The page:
Thursday, June 30, 2011

6.30.11 Bee-otch of the Day: Paramount Pictures


Name: Paramount Pictures
Age: 99
Occupation: storied movie studio
Last Seen: Hollywood, CA
Bee-otched For: making it a three-peat

Some of the greatest movies ever made may never, ever be seen ever again.

One of those films is called The Way of All Flesh, a 1927 film about a man who is thought to be dead, but is still alive. German-American actor Emil Jannings played August Schilling, a Milwaukee banker who's on a business trip to Chicago to deposit $1,000 in securities. On the way, he ends up meeting a seductress on a train who flirts with him and ends up at a saloon run by a crook. The next morning, Schilling wakes up in a broken-down bedroom with the money gone. He finds the woman, pleads with her to return the funds only to get punched by the saloon owner and dragged unconscious to a railroad track. He strips Schilling of all identification, but when August regains consciousness, he fights with the man, who is thrown in front of a train and killed. August flees, but wants to take his own life.

However, since the crook has all of August's IDs, his dead body is believed to be August's, and it's reported in the news. August ends up living in seclusion as an old, unkempt tramp 20 years into the future, making a living picking up trash in a park. One day, he learns that his young son has become a popular violinist and goes and sees him in concert. After his show, he goes to his house - which the Schilling family still owns - and pays a visit to his son. He never reveals his identity, and walks away into the snowy city with a dollar little August gives him.

I know, I know. I gave out the whole movie. But chances are, unless somebody finds a copy of this film in a private collection, you'll never see it. Despite the fact that Jannings won the first ever Best Actor Oscar for his performance in this picture, it's a lost film. The two sole fragments of this movie were featured in a special called (what else?)Fragments on Turner Classic Movies a few months ago. One fragment was that of Jannings watching his son play his violin in a theatre, which was featured in a short subject Paramount made in the 1930's about its past called Movie Memories. The other fragment was the movie's final few minutes, where August Sr. and Jr. made their exchange before Sr. walks away and the iconic Paramount "The End" logo appears on screen without the Paramount logo in the background. Of course, Paramount should be happy that their logo wasn't in the film's end since the last few seconds of the film have warped into a sea of nitrate decomposition.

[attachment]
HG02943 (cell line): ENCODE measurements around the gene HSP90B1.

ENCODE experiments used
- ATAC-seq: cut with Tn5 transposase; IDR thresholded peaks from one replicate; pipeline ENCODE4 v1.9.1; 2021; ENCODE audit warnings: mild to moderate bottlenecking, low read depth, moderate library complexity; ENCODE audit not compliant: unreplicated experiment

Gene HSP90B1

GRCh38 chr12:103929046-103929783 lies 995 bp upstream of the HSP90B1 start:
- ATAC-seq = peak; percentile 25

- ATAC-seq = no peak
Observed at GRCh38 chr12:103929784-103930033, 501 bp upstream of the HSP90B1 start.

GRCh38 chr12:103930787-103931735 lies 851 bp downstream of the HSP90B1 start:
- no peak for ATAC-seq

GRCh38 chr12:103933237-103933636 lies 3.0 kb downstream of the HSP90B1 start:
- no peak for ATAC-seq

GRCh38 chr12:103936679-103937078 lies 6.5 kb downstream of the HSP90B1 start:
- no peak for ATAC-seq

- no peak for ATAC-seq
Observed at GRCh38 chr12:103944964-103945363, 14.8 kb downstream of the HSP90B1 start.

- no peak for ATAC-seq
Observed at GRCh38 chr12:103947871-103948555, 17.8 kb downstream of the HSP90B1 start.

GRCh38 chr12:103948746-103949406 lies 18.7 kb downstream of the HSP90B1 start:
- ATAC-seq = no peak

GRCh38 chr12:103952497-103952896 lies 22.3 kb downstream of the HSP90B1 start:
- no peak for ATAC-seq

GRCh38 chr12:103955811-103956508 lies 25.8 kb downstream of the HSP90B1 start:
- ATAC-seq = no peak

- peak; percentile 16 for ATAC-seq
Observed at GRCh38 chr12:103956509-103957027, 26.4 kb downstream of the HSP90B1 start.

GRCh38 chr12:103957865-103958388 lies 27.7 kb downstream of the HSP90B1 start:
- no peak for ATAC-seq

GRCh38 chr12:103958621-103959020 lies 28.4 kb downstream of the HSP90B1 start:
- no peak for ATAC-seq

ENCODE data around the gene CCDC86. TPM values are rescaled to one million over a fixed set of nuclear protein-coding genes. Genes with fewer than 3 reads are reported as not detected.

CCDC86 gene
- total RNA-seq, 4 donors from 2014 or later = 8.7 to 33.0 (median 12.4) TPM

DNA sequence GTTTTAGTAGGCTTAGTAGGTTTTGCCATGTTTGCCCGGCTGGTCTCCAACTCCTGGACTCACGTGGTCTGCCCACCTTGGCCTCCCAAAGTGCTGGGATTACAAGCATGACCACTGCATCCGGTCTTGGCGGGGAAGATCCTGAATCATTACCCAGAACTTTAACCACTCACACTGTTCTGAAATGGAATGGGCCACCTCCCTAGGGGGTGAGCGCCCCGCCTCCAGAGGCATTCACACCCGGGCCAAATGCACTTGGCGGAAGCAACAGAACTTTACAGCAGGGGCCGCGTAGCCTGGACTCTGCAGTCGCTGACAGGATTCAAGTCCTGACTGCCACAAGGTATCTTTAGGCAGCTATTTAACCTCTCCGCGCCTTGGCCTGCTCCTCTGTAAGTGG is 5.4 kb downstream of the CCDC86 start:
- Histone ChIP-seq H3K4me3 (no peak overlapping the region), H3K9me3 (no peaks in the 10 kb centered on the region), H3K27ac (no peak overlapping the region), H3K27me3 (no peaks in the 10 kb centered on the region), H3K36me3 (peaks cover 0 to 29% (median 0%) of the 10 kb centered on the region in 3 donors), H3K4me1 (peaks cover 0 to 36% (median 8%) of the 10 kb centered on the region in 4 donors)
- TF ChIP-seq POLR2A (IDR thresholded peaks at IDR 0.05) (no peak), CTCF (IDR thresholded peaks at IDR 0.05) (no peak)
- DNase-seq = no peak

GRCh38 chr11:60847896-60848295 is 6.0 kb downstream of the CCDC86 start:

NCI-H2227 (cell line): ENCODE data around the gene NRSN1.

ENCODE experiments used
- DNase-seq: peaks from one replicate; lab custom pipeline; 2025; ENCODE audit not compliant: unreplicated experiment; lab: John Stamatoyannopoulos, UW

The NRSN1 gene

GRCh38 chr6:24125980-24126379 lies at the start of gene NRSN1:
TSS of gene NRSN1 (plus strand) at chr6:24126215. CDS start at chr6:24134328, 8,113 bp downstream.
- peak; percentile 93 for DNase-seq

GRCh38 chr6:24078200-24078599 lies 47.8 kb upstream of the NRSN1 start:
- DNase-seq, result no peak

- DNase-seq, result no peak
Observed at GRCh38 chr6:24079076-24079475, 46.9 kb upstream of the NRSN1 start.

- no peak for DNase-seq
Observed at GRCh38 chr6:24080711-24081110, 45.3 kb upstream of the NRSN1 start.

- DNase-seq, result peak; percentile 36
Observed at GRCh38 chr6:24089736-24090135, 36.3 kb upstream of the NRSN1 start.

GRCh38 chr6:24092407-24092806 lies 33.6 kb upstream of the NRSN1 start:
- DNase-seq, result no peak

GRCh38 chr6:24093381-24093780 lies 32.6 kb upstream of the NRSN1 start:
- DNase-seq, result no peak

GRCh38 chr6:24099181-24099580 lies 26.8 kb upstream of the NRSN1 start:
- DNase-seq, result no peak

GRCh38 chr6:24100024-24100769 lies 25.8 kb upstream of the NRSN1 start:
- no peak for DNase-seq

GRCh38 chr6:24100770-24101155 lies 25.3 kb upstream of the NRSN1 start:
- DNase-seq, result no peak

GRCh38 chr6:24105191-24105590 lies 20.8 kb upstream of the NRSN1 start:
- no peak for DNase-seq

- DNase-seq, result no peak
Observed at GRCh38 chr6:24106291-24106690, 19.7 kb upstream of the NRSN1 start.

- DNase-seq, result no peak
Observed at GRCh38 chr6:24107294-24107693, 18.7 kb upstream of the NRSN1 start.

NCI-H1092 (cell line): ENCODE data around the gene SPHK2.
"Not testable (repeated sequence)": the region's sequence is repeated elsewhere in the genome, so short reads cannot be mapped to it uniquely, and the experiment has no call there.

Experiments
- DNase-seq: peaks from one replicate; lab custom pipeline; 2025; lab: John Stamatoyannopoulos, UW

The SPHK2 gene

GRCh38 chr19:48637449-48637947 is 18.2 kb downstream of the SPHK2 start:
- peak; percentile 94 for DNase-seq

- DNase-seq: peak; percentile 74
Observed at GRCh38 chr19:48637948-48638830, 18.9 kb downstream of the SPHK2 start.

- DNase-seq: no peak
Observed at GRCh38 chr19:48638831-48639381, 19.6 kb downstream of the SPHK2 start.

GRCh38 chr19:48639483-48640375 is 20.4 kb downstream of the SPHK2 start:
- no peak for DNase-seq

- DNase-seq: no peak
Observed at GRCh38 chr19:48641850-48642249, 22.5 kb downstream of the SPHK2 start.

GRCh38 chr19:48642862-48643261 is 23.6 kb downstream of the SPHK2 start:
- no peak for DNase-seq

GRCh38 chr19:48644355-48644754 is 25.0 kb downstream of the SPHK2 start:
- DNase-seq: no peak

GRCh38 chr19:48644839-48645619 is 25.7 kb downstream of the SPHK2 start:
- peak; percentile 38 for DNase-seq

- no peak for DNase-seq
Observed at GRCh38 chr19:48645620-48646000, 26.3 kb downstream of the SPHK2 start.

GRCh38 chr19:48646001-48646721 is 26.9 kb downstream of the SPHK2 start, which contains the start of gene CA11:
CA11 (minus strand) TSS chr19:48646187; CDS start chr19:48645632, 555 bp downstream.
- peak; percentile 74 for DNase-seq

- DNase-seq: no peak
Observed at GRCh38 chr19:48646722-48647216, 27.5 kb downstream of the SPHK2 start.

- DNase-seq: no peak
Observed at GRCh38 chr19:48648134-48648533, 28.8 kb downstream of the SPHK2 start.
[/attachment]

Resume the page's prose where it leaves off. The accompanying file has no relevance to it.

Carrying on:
So, why did Paramount lose The Way of All Flesh? Simple. When silent film production ended in 1929, they were no longer popular. Since there was no television, home video, internet and all that back then, Paramount - and almost all other studios - had no way of profiting from their old movies anymore. So, the studios chucked their negatives and other prints mainly for the silver needed to make more film. Even worse, the film itself was made from nitrate, which was severely flammable and decomposes in hot, humid conditions. As a result, around 80% of all silents ever made (c. 1894-1930) are lost, and so are half the films made prior to 1950.

According to one source, of all the silents made by Paramount, only a quarter of them still exist.

It's pathetic that Paramount saw no value in Emil Jannings' Oscar-calibre performance, yet, they went ahead and made a THIRD Transformers movie. The latest heap of shit,Transformers: Dark of the Moon, was released on Tuesday and so far has made $15 million in two days. Not shabby, especially since the film took nearly $200 million to make. Most of the cast from the first two movies are back sans Megan Fox, who was fired for making anti-semetic remarks about director Michael Bay, comparing him to Hitler which angered executive producer Steven Spielberg.

I skimmed through a writing of the film's plot, and I wasn't interested. Quite frankly, I'm sick of the phenomenon about the series, since it's confusing as hell. Even Roger Ebert gave this film a whopping one star because it was nothing more than a confusing mixture of special effects and a weak plot. I'll even admit that I saw the firstTransformers and thought that it was only OK. I saw the second one only because I was up in my old hometown of Elk Rapids, MI, and the local movie theatre I grew up attending had just remodeled. The Cinema Theatre's owner did a wonderful job of restoring its original beauty, but goddamn he should have chosen another film.

Well, I'm swearing off Dark of the Moon. PERIOD. I'll only see it if 1) a hot chick wants me to see it with her, and she's promising me hot, horny sex or 2) there's a gun pointed to my head. Sorry, but I'm 30 fucking years old. Yeah, I played with Transformers toys as a kid, but I'm not a kid anymore. It's too bad that there aren't any more "adult" pictures out there, or else I'd be at the theatre this July 4th weekend.

Summer: the worst time to watch a movie. 


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